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Training: Firefighters new to their positions gather in Castaic for drill

Posted: June 11, 2012 1:55 a.m.
Updated: June 11, 2012 1:55 a.m.

Firefighters and hand crews approach a controlled burn, creeping up a hillside during a training drill at Pitchess Detention Center in Castaic on Thursday.

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Firefighters braved 90-degree temperatures and a steep Castaic hillside to douse a quarter-acre brushfire other firefighters had started.

That's right - the brush fire Thursday (a day before a real fire erupted in Castaic) was one of many controlled burns started and snuffed out by firefighters during their springtime training exercises on Pitchess Detention Center grounds.

"This is a live-fire training exercise," said Fire Department Capt. Bill Edwards of Canyon Country Fire Station 107 during the recent exercise.

While it's always beneficial for firefighters to train and "feel the heat," Edwards said, the training was specifically geared for firefighters with less than two years in their current rank, whether firefighter or captain.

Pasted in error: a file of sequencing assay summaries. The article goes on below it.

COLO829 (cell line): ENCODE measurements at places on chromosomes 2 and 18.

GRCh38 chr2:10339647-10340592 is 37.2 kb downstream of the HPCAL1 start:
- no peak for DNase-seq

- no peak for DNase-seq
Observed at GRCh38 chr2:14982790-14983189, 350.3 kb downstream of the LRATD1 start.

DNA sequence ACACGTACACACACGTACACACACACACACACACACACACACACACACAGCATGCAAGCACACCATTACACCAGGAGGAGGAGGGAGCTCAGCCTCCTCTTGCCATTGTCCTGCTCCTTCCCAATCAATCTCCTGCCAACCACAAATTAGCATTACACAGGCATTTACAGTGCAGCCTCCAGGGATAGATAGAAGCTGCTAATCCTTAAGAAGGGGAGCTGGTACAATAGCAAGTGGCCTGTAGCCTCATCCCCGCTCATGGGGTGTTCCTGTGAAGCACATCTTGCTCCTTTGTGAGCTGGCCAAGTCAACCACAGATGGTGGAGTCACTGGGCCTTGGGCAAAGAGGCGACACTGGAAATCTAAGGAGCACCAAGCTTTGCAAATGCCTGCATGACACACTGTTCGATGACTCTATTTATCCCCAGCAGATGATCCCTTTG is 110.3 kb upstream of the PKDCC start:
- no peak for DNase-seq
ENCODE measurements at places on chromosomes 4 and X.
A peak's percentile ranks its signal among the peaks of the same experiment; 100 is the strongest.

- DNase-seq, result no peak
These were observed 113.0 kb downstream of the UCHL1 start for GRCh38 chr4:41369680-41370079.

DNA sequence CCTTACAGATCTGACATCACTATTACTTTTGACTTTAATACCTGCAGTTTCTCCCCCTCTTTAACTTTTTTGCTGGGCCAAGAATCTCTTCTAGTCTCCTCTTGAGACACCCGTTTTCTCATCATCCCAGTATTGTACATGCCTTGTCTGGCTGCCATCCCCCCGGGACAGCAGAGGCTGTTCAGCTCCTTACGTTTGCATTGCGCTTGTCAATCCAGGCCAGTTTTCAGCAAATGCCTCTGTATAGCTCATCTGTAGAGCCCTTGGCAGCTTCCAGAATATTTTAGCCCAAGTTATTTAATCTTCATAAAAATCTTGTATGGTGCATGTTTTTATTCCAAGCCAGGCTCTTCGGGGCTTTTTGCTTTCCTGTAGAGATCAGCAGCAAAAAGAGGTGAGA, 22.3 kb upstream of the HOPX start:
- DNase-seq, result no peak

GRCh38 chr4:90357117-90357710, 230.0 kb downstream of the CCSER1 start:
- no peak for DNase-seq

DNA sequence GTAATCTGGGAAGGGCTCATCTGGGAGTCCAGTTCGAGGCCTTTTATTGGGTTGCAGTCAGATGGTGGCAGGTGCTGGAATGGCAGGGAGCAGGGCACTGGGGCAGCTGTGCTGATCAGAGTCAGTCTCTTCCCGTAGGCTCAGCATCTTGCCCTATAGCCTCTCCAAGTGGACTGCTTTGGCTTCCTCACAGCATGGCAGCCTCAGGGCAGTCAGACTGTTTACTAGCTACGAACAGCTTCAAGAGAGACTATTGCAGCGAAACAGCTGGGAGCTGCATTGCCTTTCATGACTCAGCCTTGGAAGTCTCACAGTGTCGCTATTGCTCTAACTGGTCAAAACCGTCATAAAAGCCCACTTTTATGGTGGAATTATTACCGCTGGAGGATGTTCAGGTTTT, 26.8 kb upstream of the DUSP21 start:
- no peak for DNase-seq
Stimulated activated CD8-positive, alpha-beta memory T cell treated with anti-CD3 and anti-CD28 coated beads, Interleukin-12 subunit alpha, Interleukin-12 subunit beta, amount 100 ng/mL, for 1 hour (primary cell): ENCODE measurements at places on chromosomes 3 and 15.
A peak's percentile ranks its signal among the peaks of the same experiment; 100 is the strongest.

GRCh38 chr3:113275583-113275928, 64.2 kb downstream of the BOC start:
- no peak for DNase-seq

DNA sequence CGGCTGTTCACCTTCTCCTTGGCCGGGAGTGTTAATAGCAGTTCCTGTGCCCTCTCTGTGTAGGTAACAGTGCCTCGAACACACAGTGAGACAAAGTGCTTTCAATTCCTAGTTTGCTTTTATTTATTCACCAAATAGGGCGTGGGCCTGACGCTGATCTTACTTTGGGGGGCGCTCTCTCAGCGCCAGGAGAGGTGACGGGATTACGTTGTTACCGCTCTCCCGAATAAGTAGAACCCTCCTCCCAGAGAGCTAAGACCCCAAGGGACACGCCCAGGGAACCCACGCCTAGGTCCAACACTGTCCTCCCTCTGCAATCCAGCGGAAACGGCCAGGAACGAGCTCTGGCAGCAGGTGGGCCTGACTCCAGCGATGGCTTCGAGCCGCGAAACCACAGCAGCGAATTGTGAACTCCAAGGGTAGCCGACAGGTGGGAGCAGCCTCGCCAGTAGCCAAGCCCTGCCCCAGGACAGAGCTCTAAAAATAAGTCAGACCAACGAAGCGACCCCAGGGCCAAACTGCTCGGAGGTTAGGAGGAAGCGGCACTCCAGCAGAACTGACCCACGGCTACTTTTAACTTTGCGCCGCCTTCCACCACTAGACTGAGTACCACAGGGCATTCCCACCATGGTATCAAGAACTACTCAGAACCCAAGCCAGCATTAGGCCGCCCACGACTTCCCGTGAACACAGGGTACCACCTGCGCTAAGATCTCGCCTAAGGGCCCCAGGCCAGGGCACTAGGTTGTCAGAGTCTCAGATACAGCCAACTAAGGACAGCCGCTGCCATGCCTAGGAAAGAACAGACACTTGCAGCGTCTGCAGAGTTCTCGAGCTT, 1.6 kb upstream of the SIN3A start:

"This training is invaluable because it hones our skills," Edwards said. "It makes us sharper. It's great for us to practice, it gives us a better understanding of fire behavior, and it really gets us in shape," he said.

Edwards was one of four Station 107 firefighters to take part in the all-day training.

Firefighters wearing bright-yellow protective gear - along with roughly 30 inmates confined at the women's jail facility at Pitchess Detention Center dressed in orange protective gear - spent about 35 minutes getting the hillside fire under control.

The inmates are volunteers who undergo a basic level of training needed to assist regular firefighters. They are always supervised by certified firefighters when called upon to help fight fires, said Fire Department Inspector Brian Riley.

Bringing the fire under control involved first building a fire line around the flames, some of which stretched as high as 4 feet.

"A fire line is created to confine a fire," Riley said. "First, we remove all the brush on the line and then the water teams come in."

The inmates, led by a few firefighters, took about 10 minutes to create the fire line on the steep hillside, which allowed firefighters with hoses to ascend the hill and drench the blaze.

In all, about 50 firefighters and the 30 inmates participated in the training, including Los Angeles County Assistant Fire Chief Bill Niccum.

"We have a phrase we use - ‘We fight as well as we train,'" Niccum said. "This type of live fire training is essential, especially as it looks as though we'll be heading into a normal fire season this year," he said. "For this area, a normal fire season means we'll be busy."




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